How Do I Prepare a Monthly Budget?

Don't let the thought of preparing a monthly budget intimidate you. Budgets aren't designed to make you feel uncomfortable or deprived, they are designed to give you complete control over your money by deciding where it goes. If you are considering a new home, car or starting a family, the organized structure of a budget will allow you to realize your aspirations and live a financially secure life.

Prepare a computer spreadsheet with plenty of column headings at the top and rows underneath. The headings will be used to list expenses and the columns will contain costs.

Define regular monthly expenses and place each in its own heading box. Examples would include rent or mortgage, car payment, insurance, school loans and credit cards, phones and utilities. Don't place dollar amounts in there yet, just the name of the expense.

Define annual and expected occasional expenses and give each its own heading. You'll need to be a bit creative here, but include an emergency fund; tax preparation fees; annual insurance premiums; health care co-pays; holiday, birthday and wedding gifts; car, home and appliance repair and maintenance; charitable donations; and other expenses that are expected or likely to come up throughout the year.

Give weekly expenses their own heading too. Fuel, groceries, church contributions, dining and tolls are a few suggestions, but also add a miscellaneous heading. Miscellaneous expenses, which can really add up, include daily coffee runs, lottery tickets, convenience and liquor store purchases and other day-to-day expenses.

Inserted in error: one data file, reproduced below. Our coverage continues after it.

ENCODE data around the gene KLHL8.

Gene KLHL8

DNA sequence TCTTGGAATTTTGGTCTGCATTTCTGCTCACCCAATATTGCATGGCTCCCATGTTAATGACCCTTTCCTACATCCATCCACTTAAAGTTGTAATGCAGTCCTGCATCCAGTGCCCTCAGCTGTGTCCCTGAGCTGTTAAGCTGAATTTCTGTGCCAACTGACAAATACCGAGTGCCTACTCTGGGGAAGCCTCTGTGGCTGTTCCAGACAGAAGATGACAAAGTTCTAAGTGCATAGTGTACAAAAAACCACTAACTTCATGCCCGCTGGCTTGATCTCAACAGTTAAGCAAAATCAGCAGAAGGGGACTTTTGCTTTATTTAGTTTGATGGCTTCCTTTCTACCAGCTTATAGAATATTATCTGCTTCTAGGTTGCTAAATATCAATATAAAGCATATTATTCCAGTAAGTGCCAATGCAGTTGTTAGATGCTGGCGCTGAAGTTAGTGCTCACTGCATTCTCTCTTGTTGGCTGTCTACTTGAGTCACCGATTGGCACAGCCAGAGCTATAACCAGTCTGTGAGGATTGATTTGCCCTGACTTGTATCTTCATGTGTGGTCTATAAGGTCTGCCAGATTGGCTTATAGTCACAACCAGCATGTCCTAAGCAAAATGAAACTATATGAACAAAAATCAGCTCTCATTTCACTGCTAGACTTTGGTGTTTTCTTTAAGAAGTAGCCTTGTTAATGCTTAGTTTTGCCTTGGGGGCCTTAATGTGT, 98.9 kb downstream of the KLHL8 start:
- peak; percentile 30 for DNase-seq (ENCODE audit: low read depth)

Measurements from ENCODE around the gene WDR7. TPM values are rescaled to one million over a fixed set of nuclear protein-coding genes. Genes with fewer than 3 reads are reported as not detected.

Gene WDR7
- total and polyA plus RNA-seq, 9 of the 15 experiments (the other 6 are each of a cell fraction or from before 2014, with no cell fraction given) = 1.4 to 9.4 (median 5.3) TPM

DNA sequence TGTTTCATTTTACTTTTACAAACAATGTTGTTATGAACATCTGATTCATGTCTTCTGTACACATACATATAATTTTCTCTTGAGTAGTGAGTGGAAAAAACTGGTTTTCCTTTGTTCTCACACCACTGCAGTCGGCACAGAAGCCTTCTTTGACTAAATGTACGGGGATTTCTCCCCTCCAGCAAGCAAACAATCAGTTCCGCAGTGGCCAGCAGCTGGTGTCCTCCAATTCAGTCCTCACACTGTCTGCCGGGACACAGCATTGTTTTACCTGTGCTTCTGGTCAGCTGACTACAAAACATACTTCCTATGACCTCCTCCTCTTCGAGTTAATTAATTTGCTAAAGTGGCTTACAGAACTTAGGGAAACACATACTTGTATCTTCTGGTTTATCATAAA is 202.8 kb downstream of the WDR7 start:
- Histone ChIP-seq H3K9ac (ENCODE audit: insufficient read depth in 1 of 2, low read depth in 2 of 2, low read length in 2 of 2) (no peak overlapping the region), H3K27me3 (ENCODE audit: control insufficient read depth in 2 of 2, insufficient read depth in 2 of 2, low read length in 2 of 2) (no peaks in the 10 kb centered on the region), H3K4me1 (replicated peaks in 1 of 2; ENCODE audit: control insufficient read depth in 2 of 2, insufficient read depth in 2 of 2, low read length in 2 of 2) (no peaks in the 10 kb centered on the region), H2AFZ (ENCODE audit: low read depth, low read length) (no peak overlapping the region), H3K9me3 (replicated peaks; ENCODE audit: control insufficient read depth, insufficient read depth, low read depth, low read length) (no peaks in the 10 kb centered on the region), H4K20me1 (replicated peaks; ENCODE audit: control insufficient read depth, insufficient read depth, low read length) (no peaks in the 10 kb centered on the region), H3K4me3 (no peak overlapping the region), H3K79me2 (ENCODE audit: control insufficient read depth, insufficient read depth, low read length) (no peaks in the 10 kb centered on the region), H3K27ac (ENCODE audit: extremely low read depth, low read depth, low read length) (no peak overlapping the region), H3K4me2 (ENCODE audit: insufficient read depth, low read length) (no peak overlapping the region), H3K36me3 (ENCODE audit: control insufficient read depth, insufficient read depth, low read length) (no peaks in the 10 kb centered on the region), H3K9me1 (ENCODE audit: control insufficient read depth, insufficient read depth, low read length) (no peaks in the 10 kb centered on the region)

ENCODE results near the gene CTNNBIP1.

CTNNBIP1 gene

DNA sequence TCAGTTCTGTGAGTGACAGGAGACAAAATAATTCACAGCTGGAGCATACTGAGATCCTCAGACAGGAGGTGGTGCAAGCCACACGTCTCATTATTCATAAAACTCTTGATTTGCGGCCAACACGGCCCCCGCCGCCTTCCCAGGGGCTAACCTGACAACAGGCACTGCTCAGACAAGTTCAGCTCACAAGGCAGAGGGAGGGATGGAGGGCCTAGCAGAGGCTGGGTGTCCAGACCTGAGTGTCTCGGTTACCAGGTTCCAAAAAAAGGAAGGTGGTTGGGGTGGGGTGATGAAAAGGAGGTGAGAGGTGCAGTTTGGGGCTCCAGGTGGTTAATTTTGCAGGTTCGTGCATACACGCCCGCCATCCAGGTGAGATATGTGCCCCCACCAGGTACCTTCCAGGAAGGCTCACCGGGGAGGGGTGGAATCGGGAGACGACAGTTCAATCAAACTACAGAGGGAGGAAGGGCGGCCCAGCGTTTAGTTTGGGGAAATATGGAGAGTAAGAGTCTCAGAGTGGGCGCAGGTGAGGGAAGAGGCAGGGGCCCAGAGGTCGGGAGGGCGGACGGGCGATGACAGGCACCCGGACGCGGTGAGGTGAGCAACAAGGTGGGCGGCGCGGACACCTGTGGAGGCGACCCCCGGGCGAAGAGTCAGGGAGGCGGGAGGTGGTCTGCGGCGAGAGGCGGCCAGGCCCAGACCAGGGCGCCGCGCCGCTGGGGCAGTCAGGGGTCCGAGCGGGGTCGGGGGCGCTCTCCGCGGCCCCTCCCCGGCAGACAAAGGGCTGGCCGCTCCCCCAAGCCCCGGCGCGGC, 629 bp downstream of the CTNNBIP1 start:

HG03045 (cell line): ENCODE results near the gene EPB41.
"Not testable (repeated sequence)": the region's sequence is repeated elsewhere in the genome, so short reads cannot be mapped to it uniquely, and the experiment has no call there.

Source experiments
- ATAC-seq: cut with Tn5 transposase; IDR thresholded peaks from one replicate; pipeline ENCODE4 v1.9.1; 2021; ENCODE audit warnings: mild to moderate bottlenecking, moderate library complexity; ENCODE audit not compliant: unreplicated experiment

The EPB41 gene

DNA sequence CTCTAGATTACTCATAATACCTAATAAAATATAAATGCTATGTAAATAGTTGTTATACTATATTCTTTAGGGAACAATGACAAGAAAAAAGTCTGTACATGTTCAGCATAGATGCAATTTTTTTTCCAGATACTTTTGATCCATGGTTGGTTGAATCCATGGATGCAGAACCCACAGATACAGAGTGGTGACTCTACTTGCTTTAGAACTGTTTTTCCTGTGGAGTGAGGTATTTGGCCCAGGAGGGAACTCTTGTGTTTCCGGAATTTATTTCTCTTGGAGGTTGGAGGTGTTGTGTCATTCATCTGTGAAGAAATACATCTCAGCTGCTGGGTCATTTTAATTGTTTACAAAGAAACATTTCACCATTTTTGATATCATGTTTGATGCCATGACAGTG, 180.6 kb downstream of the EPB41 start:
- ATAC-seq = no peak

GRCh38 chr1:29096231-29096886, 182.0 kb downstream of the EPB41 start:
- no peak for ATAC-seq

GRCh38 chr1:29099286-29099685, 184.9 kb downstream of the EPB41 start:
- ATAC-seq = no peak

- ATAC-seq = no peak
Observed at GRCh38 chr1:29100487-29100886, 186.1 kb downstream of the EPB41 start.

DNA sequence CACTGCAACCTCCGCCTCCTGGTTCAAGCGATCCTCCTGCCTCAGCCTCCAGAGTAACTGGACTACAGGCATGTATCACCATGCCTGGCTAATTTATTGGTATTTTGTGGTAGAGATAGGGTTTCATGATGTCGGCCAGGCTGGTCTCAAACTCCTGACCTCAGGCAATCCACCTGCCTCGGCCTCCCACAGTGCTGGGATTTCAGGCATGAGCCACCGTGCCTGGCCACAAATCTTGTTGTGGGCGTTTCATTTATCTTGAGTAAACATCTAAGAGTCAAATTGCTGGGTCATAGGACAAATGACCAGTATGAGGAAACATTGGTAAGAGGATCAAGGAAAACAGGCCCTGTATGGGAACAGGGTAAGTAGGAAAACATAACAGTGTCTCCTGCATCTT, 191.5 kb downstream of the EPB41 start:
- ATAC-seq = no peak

Add headings that add fun to your life, such as vacations or a new television, and those that affect your future, such as savings, retirement and college funds.

Figure your fixed weekly, monthly, annual and occasional costs for all expense headings and place them in the corresponding row beneath. You'll need to do some financial calculations to convert weekly, monthly and occasional expenses to yearly totals.

Calculate your net take-home earnings to arrive at an annual figure and compare this with your annual expenses. If your expenses are higher than your income, go back and see where you can trim unnecessary expenses until it balances out. The ultimate goal is to have an income that is somewhat (if not considerably) higher than expenses.

Create monthly and weekly budget statements by diving annual expenses by 12 and 52, respectively. Having both monthly and weekly budgets may provide you with a different perspective and allow you to monitor certain expenditures more closely.


  • You'll probably need to track nonfixed and variable expenses for a month or so to give you a better idea of what you are actually spending. A budget should be considered a "living" document, subject to regular changes and adjustments as necessary.
  • You may find it helpful to prepare a similar spreadsheet to use as an expense tracking tool. Jot down daily expenses in a notebook or save receipts, and spend a few minutes each evening entering what you've spent under the appropriate column heading.


  • Never count on money you don't have to balance your budget. Work bonuses, tax refunds or monetary gifts from relatives are subject to situational changes, and you may find yourself in a financial mess if these payments don't come through.
  • Don't go crazy with unplanned purchases if you have money left over at the end of any period. Use it to pay off debt or invest it to put yourself in an even better financial situation.

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About the Author

Matt McKay began his writing career in 1999, writing training programs and articles for a national corporation. His work has appeared in various online publications and materials for private companies. McKay has experience in entrepreneurship, corporate training, human resources, technology and the music business.